ANTHONY Clifford and his wife Antoinette have a beautiful five-bedroom home in the countryside, but close to the city, up for sale.
You would think it is an auctioneer’s dream with house prices increasing but Mr Clifford says he can’t sell it. It is located at Ballyvolane, Mountshannon Road, Lisnagry, which experienced some of the worst flooding in the county.
“I had to rent it out, I couldn’t sell it. Every time I went to sell it, solicitors nowadays have to do a check on the flood maps and it’s coming up as being flooded.
“It has never flooded, this is the worst it has ever been. The road outside floods from time to time when the ESB release water but I can't sell it. As you can tell it’s a fine house, it’s perfect, we were very happy there for a long time but I’m just stuck with it now.”
“I'm screwed royally. I’m still paying the mortgage and paying tax on the rent and the whole lot,” said Mr Clifford, who moved to Limerick in 2002 and bought the house the following year. The family now resides in Kerry and he has been renting the Limerick house for years.
He paid €300,000 plus €15,000 stamp duty, put €30,000 to 40,000 into it, added a new garage worth €20,000 plus a new septic tank and landscaped the garden.
The €15,000 stamp duty particularly irks because the reason he can’t sell the house is because of Governments’ “complete negligence of the waterways”.
“I'm paying the penalty. I’m way out of pocket here at the moment and I'm still paying."
Before he bought the house the one thing that was concerning him was flooding but it is a mile from the Shannon.
“So I drove down there in the worst of the weather and there was no flooding and my wife went into the County Council and took a copy of whatever was on the file. She asked if there were any records of flooding and they said ‘No’.”
They then bought the house because they were happy there would be no flood risk.
“The road flooded once in the six years before 2009. We just needed waders, there was no problem - you'd walk up through it. Then in 2009, the same scenario as we had this year - a very cold, wet summer and dry autumn and next thing it started to rain in November and didn't stop for six weeks.
“And the ESB waited until the very last minute until they released water. They kept the water levels too high for too long,” he says. In the last few weeks his house was surrounded by flood water but it didn’t enter.
“You would think that a modern State like Ireland would be able to plan and manage a constant problem like flooding, especially on the Shannon.
“The State is immobilised and unable to function due to a planning and engineering issue. What would this State do if something more serious happened that really called for a rapid and unified response?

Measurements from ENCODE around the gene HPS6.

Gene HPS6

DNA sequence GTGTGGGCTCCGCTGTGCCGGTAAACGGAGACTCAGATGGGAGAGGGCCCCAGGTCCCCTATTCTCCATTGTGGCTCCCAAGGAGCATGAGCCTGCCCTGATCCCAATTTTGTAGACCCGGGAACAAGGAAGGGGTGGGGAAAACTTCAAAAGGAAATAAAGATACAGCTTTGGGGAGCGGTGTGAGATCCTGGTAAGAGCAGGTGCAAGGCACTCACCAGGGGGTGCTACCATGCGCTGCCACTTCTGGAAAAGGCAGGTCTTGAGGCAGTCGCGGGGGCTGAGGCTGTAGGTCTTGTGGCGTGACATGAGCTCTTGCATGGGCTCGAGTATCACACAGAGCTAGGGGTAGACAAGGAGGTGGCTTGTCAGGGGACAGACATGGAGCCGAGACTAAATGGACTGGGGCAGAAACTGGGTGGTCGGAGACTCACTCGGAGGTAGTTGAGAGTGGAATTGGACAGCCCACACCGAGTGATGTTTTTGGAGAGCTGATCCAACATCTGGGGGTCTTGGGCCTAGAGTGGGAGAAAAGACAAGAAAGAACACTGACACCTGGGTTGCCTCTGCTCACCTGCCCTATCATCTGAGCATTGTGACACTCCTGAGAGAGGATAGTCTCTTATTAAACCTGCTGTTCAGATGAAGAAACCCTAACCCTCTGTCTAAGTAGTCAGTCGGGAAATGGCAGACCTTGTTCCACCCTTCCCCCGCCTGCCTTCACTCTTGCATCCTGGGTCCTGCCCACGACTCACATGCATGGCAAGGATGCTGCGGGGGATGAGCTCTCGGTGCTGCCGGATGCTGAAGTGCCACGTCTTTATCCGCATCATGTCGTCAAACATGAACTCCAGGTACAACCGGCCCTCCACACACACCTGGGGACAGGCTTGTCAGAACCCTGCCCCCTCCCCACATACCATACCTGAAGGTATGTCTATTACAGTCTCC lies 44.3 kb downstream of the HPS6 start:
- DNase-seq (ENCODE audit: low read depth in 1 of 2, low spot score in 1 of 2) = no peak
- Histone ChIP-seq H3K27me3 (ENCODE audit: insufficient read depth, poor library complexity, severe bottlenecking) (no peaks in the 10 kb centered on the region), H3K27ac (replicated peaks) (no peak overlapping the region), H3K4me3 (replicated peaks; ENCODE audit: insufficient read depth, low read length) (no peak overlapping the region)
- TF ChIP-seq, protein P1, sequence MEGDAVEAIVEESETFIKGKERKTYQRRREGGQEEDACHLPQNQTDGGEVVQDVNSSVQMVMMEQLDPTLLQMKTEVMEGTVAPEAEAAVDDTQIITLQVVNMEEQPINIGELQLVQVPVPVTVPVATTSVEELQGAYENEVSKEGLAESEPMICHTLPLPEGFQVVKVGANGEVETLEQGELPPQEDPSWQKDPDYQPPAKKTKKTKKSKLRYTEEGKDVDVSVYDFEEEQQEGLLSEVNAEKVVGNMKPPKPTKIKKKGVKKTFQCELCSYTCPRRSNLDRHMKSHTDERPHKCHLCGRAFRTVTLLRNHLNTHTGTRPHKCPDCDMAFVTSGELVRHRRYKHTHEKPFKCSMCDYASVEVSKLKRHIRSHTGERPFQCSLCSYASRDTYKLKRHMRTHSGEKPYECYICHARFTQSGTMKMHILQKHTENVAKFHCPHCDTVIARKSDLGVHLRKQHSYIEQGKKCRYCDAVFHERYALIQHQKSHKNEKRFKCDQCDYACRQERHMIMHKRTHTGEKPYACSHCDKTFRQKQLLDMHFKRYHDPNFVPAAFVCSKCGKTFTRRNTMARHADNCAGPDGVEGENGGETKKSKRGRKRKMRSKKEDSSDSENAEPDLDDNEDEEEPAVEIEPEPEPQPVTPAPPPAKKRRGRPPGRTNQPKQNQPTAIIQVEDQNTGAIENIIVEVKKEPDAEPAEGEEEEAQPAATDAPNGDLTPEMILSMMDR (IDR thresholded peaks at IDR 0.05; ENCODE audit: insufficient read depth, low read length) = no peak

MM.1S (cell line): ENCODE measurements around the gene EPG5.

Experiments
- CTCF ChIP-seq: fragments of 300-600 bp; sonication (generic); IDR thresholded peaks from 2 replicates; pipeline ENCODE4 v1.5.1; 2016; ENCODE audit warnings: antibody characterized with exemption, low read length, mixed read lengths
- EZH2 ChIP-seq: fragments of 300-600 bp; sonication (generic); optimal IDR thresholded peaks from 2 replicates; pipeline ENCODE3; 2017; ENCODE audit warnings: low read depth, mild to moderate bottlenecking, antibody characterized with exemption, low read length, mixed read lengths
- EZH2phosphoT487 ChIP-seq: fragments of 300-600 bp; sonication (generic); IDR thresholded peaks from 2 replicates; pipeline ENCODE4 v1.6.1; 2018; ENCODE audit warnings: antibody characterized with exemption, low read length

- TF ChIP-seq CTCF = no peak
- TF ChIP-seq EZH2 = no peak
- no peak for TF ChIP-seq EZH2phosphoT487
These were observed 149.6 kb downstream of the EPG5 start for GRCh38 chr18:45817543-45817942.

“It is to our shame as a country that we are celebrating 100 years of independence this year, but we have been unable to rectify a problem such as the Shannon flooding which impacts on so many lives of the citizens of this State.
There has been no serious attempt to rectify the problem. Instead it has been neglected with arms of the State blaming each other for their inaction. Do the communities along all the waterways of this state not matter?”
The people renting the house had to leave during the recent flooding due to problems getting in and out.
“I don’t even know if I have a tenant and if I have to go looking for a tenant in the future I’ll have to tell them, ‘Look, it nearly flooded. The tenants I had in there, they love it, they were talking about buying it but that’s gone now. They couldn't believe the water could come this far. And to be fair, it shouldn't come this far.”
Mr Clifford has called for a number of remedies to protect families who have suffered the financial and emotional consequences of flooding.
“Establish an independent authority to authorise release of water not related to the ESB.” He says higher water equals increased power for electricity generation.
“Inland Waterways Association of Ireland and the Office of Public Works should clean and deepen the channels in the Shannon.
“The lake is the greatest flood plain and it should be used correctly. If the legislation needs to be changed then it should be changed. Water to be extracted in the winter and stored in the midlands for use by Irish Water when necessary.
“Because of all the reasons above there is a need to build a pipeline or canal to the sea to remove excess water from the system in flood plains. A Dutch expert said on Pat Kenny years ago that they should have a canal draining water away from the River Shannon, near Galway so that the overflow would run off into the sea,” said Mr Clifford.
See Letters to the Editor, page 16